2018 seems to have been an inflection year for utilities in the storage area as “grid-level storage is reaching the magic point where the cost curve crosses the value line,” asserts a senior analyst with Wood Mackenzie Power & Renewables in a recent Forbes interview. He further elaborates, “That intersection is emerging, that point where cost meets value, sooner than a lot of people in the market anticipated, and the market’s responding. We’re seeing a lot of interest not only in the traditional markets with policy mechanisms in place…but in these non-traditional markets where utilities are looking at solar-plus-storage competing directly with conventional generation peaking applications.” This means that fossil fuel-based peaker plants will need to power up less often to make up for the variability of renewables.

Hydrogen: Long-Term, Large-Scale Storage Capacity

Storage doesn’t only come in one flavor. In addition to traditional lead-acid batteries, new lithium-ion batteries, and redox-flow batteries, other energy storage methods include traditional hydroelectric power, compressed air on both a small and large scale, the conversion of electricity or mechanical energy stored with a flywheel, and many other approaches. However, clean and affordable hydrogen seems to offer a better answer.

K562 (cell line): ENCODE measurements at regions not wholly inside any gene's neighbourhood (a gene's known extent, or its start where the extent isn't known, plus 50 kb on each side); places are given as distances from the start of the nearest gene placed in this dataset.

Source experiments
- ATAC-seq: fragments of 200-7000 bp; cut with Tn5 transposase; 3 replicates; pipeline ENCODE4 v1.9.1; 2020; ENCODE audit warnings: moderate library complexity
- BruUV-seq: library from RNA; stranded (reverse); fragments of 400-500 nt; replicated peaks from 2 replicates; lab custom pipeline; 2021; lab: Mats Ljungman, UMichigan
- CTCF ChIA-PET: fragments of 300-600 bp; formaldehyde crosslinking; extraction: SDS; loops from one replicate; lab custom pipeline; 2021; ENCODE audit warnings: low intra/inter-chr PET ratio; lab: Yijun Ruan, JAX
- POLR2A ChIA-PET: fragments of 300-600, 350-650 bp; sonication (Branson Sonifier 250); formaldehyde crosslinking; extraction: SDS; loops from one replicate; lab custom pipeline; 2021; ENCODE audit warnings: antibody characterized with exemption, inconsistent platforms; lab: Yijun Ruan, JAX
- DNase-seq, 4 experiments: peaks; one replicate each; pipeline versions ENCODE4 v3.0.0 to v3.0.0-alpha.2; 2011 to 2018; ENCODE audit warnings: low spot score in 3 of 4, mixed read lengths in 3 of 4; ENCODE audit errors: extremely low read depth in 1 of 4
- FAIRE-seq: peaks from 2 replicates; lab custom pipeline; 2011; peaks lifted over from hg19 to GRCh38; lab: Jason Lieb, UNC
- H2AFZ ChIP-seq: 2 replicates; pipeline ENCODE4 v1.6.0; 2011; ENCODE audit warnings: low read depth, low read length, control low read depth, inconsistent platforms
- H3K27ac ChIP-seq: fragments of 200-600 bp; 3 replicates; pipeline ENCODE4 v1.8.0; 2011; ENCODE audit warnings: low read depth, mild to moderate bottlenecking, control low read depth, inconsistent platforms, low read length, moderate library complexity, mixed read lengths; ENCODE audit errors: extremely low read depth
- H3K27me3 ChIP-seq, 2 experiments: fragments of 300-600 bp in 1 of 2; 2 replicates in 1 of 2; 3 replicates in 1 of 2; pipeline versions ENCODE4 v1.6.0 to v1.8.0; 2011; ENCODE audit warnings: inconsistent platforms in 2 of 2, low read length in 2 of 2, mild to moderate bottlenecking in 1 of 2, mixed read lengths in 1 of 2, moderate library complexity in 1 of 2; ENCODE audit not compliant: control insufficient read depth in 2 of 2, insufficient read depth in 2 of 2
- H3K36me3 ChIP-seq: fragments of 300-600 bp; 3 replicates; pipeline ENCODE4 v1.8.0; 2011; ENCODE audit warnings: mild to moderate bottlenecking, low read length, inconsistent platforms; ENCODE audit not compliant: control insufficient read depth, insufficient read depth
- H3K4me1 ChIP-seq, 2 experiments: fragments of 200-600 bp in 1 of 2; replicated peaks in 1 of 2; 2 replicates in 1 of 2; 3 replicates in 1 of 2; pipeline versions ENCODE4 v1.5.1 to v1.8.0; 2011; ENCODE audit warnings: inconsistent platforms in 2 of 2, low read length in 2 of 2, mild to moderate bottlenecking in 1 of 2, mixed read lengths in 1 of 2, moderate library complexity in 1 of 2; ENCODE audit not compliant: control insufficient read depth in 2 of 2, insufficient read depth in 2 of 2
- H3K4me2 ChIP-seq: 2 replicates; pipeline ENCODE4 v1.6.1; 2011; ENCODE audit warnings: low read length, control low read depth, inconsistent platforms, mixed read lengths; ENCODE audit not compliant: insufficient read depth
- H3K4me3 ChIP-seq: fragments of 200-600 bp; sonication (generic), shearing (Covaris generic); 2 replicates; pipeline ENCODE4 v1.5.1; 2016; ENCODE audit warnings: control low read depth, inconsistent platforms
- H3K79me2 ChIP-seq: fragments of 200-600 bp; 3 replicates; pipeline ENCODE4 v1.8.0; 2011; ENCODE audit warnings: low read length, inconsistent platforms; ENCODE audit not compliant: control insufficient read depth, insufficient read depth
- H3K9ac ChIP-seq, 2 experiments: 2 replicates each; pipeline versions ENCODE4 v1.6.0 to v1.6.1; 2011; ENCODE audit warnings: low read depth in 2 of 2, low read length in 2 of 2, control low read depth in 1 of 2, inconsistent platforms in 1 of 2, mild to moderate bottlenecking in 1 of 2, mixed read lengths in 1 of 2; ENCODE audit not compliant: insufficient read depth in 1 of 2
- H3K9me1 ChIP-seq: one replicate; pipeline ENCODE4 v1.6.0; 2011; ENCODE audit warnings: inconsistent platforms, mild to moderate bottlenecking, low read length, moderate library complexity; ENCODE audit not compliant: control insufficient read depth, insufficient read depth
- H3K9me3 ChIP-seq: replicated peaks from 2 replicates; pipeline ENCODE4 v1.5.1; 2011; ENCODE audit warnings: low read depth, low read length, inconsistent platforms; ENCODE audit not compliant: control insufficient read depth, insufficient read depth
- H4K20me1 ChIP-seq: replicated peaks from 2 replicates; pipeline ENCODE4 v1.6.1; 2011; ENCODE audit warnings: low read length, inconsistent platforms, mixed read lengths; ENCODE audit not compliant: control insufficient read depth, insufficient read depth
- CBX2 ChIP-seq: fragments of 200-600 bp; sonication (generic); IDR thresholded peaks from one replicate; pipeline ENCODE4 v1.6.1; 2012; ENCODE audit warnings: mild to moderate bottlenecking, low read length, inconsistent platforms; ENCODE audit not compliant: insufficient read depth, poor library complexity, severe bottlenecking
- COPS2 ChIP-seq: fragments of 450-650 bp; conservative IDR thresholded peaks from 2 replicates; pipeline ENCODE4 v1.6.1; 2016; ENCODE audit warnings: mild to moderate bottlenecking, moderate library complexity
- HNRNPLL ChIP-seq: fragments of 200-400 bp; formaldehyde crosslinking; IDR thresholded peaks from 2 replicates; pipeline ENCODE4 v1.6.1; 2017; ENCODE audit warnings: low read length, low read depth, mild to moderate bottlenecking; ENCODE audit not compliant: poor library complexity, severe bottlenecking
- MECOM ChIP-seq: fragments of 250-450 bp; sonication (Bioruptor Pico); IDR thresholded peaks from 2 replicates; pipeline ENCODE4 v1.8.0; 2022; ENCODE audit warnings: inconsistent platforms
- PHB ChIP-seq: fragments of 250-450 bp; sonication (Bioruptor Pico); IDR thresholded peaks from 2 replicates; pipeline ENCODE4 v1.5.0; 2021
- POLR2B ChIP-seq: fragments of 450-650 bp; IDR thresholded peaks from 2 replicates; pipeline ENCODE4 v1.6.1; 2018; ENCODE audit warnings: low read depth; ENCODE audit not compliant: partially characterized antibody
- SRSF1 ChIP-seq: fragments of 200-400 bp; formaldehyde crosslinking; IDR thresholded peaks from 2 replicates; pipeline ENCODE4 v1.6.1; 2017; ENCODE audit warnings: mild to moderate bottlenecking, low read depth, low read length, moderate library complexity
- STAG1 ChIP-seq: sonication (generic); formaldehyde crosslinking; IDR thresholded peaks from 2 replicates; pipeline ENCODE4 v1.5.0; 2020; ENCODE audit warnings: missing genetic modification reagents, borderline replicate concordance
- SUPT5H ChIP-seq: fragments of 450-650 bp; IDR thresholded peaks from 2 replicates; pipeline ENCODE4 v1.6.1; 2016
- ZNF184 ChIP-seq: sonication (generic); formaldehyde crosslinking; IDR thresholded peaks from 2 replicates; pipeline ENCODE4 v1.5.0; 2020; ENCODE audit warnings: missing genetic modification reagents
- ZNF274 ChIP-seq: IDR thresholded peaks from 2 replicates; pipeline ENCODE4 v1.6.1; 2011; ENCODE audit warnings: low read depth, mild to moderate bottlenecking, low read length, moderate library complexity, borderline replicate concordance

For grid-level storage, Science Magazine concurs, “Some utilities are beginning to install massive banks of batteries in hopes of storing excess energy and evening out the balance sheet. But batteries are costly and store only enough energy to back up the grid for a few hours at most. Another option is to store the energy by converting it into hydrogen fuel.”

Hydrogen can provide renewables with both the highest capacity and the longest energy release time, making hydrogen production a no-brainer when it comes to storing excess wind and solar power. An added benefit of hydrogen is that it can also be converted efficiently into electricity as needed. Rather than being wasted, renewables’ energy surplus can be used to produce hydrogen from water, which can then be stored and subsequently used to produce electricity when solar and wind are not available.

In the future, the intermittency of renewables like solar and wind will cease to be a problem and will no longer pose a barrier for full-scale adoption of clean energy everywhere. As storage technologies, from batteries to hydrogen, continue to advance, planet-friendly energy will power our lives 24/7.